SG++-Doxygen-Documentation
optimization.py

On this page, we look at an example application of the sgpp::optimization module.

Versions of the example are given in all languages currently supported by SG++: C++, Python, Java, and MATLAB.

The example interpolates a bivariate test function with B-splines instead of piecewise linear basis functions to obtain a smoother interpolant. The resulting sparse grid function is then minimized with the method of steepest descent. For comparison, we also minimize the objective function with Nelder-Mead's method.

First, we import pysgpp and the required modules.

1 import pysgpp
2 import math
3 import sys

The function $$f\colon [0, 1]^d \to \mathbb{R}$$ to be minimized is called objective function and has to derive from pysgpp.OptScalarFunction. In the constructor, we give the dimensionality of the domain (in this case $$d = 2$$). The eval method evaluates the objective function and returns the function value $$f(\vec{x})$$ for a given point $$\vec{x} \in [0, 1]^d$$.

1 class ExampleFunction(pysgpp.OptScalarFunction):
2  """Example objective function from the title of my Master's thesis."""
3  def __init__(self):
4  super(ExampleFunction, self).__init__(2)
5
6  def eval(self, x):
7  """Evaluates the function."""
8  return math.sin(8.0 * x[0]) + math.sin(7.0 * x[1])
9
10 def printLine():
11  print("----------------------------------------" + \
12  "----------------------------------------")

We have to disable OpenMP within pysgpp since it interferes with SWIG's director feature.

2
3 print("sgpp::optimization example program started.\n")
4 # increase verbosity of the output
5 pysgpp.OptPrinter.getInstance().setVerbosity(2)

Here, we define some parameters: objective function, dimensionality, B-spline degree, maximal number of grid points, and adaptivity.

1 # objective function
2 f = ExampleFunction()
3 # dimension of domain
4 d = f.getNumberOfParameters()
5 # B-spline degree
6 p = 3
7 # maximal number of grid points
8 N = 30
9 # adaptivity of grid generation
10 gamma = 0.95

First, we define a grid with modified B-spline basis functions and an iterative grid generator, which can generate the grid adaptively.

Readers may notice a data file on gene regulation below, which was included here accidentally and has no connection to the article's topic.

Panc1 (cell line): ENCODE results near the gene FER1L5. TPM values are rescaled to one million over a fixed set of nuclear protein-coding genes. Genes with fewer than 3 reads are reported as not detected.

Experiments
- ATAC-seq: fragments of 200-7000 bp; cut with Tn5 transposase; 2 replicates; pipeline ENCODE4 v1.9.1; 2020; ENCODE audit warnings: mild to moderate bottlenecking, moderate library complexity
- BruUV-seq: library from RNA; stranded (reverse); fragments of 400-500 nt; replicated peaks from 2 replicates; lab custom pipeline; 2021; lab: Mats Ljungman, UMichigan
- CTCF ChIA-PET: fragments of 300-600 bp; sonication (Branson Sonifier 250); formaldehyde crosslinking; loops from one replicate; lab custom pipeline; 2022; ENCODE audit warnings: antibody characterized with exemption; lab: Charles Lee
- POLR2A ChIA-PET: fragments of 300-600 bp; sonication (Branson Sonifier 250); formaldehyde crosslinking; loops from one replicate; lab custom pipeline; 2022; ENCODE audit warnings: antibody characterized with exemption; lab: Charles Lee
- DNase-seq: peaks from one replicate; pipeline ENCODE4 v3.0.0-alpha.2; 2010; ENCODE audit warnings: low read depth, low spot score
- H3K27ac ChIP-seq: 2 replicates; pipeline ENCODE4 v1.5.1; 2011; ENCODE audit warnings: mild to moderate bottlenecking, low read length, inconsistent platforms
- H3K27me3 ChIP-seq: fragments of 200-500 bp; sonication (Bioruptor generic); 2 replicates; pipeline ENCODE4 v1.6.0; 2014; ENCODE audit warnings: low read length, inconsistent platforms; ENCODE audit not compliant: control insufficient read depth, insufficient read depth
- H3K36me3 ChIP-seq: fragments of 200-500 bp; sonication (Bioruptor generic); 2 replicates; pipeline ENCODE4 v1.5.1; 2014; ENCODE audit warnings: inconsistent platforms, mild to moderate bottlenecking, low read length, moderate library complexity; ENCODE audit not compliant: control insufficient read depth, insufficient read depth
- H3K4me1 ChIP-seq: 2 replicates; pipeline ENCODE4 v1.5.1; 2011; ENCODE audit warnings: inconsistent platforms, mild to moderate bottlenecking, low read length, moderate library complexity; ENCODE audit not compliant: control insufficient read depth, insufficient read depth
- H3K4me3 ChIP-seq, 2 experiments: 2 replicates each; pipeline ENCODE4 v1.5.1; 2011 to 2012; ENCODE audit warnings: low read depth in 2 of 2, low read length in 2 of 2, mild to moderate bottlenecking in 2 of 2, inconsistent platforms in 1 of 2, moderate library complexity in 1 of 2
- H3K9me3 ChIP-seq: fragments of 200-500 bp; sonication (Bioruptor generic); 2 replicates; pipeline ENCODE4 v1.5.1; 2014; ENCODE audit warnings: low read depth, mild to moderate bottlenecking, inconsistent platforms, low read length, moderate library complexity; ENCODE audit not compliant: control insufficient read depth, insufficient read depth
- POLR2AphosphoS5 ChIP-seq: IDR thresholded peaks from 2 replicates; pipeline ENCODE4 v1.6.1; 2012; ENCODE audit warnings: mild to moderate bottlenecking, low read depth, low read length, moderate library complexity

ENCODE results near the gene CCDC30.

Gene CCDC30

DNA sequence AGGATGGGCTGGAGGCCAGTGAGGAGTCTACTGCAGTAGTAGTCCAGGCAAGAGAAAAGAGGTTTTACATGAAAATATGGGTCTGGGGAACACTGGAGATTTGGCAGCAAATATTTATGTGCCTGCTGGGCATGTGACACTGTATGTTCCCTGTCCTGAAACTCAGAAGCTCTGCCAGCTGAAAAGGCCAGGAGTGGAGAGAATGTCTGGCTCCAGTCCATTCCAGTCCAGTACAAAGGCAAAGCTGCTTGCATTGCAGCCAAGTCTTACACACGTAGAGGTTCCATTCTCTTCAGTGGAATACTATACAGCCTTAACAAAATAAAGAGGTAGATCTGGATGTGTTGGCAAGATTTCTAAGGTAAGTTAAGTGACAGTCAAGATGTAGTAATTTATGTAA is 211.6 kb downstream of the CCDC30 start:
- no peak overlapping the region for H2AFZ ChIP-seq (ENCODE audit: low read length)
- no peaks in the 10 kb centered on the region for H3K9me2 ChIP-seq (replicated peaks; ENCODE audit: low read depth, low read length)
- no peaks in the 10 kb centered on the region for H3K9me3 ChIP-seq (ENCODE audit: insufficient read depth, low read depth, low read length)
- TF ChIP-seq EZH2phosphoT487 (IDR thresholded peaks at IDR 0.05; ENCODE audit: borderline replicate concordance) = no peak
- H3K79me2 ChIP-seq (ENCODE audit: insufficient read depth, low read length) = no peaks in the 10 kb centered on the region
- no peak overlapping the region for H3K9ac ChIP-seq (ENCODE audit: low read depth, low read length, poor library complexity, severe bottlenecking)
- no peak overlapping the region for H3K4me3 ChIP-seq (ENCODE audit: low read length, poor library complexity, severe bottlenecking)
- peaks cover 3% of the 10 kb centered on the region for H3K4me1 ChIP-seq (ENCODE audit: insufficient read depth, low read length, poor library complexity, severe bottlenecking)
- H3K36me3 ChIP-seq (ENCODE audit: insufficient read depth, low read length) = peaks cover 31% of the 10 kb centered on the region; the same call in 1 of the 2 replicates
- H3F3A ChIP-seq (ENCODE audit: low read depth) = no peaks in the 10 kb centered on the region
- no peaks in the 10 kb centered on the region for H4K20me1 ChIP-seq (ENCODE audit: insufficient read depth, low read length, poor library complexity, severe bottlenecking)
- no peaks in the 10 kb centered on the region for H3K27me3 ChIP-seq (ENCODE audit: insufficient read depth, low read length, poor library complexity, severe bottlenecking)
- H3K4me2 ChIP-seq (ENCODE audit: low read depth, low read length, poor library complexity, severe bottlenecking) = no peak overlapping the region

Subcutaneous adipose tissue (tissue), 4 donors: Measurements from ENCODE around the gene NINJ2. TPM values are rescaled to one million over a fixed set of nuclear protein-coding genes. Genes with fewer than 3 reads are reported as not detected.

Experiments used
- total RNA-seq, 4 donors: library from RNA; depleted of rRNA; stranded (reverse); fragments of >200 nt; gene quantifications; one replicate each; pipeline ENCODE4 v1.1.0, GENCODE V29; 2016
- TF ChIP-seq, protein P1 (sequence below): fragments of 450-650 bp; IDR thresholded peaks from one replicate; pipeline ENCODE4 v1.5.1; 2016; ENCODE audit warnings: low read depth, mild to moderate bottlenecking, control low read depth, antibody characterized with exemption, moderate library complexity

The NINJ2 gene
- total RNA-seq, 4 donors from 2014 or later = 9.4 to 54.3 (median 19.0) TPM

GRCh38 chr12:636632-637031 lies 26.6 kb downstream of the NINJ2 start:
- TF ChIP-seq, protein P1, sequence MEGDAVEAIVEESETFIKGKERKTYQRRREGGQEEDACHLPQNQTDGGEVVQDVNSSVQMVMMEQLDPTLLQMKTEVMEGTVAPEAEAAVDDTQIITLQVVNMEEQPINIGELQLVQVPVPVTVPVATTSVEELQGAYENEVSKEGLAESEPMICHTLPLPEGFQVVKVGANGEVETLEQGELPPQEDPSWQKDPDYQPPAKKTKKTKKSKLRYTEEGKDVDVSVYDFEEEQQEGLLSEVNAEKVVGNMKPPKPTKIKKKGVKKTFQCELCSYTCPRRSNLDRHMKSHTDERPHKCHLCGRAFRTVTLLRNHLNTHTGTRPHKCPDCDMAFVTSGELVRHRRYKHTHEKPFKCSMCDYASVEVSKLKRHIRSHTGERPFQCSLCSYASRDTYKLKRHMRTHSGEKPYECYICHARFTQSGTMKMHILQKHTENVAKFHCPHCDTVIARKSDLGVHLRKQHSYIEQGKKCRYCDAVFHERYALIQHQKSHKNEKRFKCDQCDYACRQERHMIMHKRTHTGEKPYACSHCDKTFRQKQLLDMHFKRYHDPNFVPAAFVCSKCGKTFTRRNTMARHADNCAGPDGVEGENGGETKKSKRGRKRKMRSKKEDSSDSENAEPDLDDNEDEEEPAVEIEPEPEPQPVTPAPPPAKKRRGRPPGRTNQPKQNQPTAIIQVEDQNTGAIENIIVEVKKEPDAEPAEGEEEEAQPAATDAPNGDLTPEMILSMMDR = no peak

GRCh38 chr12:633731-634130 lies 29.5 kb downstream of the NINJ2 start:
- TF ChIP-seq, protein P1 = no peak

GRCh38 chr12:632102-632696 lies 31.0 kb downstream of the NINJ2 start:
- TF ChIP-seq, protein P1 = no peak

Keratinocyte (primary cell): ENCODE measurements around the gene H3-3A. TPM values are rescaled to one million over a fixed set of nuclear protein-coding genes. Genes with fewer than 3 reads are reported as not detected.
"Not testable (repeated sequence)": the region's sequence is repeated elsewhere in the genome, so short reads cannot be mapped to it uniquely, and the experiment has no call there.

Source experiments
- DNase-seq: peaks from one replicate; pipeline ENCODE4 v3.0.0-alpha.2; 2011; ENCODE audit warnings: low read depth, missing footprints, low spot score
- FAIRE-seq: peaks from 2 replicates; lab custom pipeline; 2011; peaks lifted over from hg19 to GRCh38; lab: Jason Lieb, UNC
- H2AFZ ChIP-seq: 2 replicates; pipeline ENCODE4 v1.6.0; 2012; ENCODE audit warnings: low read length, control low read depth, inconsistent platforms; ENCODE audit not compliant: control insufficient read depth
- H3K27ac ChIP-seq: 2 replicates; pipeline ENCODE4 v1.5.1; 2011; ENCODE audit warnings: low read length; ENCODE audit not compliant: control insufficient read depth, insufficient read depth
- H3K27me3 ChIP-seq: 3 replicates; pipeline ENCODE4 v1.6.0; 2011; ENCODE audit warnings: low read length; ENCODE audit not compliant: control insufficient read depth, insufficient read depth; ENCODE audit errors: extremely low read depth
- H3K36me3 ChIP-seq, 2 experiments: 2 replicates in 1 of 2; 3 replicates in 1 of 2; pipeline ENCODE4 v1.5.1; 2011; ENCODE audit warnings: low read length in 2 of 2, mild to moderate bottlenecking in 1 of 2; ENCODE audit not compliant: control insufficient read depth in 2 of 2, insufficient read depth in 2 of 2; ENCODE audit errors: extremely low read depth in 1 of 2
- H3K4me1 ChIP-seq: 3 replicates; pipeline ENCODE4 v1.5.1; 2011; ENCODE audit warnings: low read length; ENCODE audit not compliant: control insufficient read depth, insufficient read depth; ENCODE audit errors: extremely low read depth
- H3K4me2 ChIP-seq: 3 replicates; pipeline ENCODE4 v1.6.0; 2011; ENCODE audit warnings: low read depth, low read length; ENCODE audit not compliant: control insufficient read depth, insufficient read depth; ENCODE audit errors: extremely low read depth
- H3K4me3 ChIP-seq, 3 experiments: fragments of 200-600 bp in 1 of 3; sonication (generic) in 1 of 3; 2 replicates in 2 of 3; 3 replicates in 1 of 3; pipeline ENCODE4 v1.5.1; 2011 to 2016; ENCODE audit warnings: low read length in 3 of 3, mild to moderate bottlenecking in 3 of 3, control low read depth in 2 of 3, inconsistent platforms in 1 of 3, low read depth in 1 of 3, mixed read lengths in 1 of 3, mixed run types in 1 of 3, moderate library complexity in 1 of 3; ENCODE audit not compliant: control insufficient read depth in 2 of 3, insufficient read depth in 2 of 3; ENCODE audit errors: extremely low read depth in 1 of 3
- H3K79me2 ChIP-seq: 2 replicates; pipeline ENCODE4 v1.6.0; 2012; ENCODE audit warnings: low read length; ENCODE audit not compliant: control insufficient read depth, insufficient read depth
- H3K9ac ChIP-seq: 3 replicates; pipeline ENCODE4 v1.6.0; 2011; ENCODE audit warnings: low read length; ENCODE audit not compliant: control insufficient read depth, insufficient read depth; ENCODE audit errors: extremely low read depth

1 grid = pysgpp.Grid.createModBsplineGrid(d, p)
2 gridGen = pysgpp.OptIterativeGridGeneratorRitterNovak(f, grid, N, gamma)

With the iterative grid generator, we generate adaptively a sparse grid.

1 printLine()
2 print("Generating grid...\n")
3
4 if not gridGen.generate():
5  print("Grid generation failed, exiting.")
6  sys.exit(1)

Then, we hierarchize the function values to get hierarchical B-spline coefficients of the B-spline sparse grid interpolant $$\tilde{f}\colon [0, 1]^d \to \mathbb{R}$$.

1 printLine()
2 print("Hierarchizing...\n")
3 functionValues = gridGen.getFunctionValues()
4 coeffs = pysgpp.DataVector(len(functionValues))
5 hierSLE = pysgpp.OptHierarchisationSLE(grid)
6 sleSolver = pysgpp.OptAutoSLESolver()
7
8 # solve linear system
9 if not sleSolver.solve(hierSLE, gridGen.getFunctionValues(), coeffs):
10  print("Solving failed, exiting.")
11  sys.exit(1)

We define the interpolant $$\tilde{f}$$ and its gradient $$\nabla\tilde{f}$$ for use with the gradient method (steepest descent). Of course, one can also use other optimization algorithms from sgpp::optimization::optimizer.

1 printLine()
2 print("Optimizing smooth interpolant...\n")
3 ft = pysgpp.OptInterpolantScalarFunction(grid, coeffs)
6 x0 = pysgpp.DataVector(d)

The gradient method needs a starting point. We use a point of our adaptively generated sparse grid as starting point. More specifically, we use the point with the smallest (most promising) function value and save it in x0.

1 gridStorage = gridGen.getGrid().getStorage()
2
3 # index of grid point with minimal function value
4 x0Index = 0
5 fX0 = functionValues[0]
6 for i in range(1, len(functionValues)):
7  if functionValues[i] < fX0:
8  fX0 = functionValues[i]
9  x0Index = i
10
11 x0 = gridStorage.getCoordinates(gridStorage.getPoint(x0Index));
12 ftX0 = ft.eval(x0)
13
14 print("x0 = {}".format(x0))
15 print("f(x0) = {:.6g}, ft(x0) = {:.6g}\n".format(fX0, ftX0))

We apply the gradient method and print the results.

5 fXOpt = f.eval(xOpt)
6
7 print("\nxOpt = {}".format(xOpt))
8 print("f(xOpt) = {:.6g}, ft(xOpt) = {:.6g}\n".format(fXOpt, ftXOpt))

For comparison, we apply the classical gradient-free Nelder-Mead method directly to the objective function $$f$$.

1 printLine()
2 print("Optimizing objective function (for comparison)...\n")
7 ftXOptNM = ft.eval(xOptNM)
8
9 print("\nxOptNM = {}".format(xOptNM))
10 print("f(xOptNM) = {:.6g}, ft(xOptNM) = {:.6g}\n".format(fXOptNM, ftXOptNM))
11
12 printLine()
13 print("\nsgpp::optimization example program terminated.")

The example program outputs the following results:

sgpp::optimization example program started.

--------------------------------------------------------------------------------
Generating grid...

100.0% (N = 29, k = 3)
Done in 3ms.
--------------------------------------------------------------------------------
Hierarchizing...

Solving linear system (automatic method)...
estimated nnz ratio: 59.8%
constructing matrix (100.0%)
nnz ratio: 58.0%
Done in 0ms.
Done in 1ms.
--------------------------------------------------------------------------------
Optimizing smooth interpolant...

x0 = [0.625, 0.75]
f(x0) = -1.81786, ft(x0) = -1.81786

9 steps, f(x) = -2.000780
Done in 1ms.

xOpt = [0.589526, 0.673268]
f(xOpt) = -1.99999, ft(xOpt) = -2.00078

--------------------------------------------------------------------------------
Optimizing objective function (for comparison)...


We see that both the gradient-based optimization of the smooth sparse grid interpolant and the gradient-free optimization of the objective function find reasonable approximations of the minimum, which lies at $$(3\pi/16, 3\pi/14) \approx (0.58904862, 0.67319843)$$.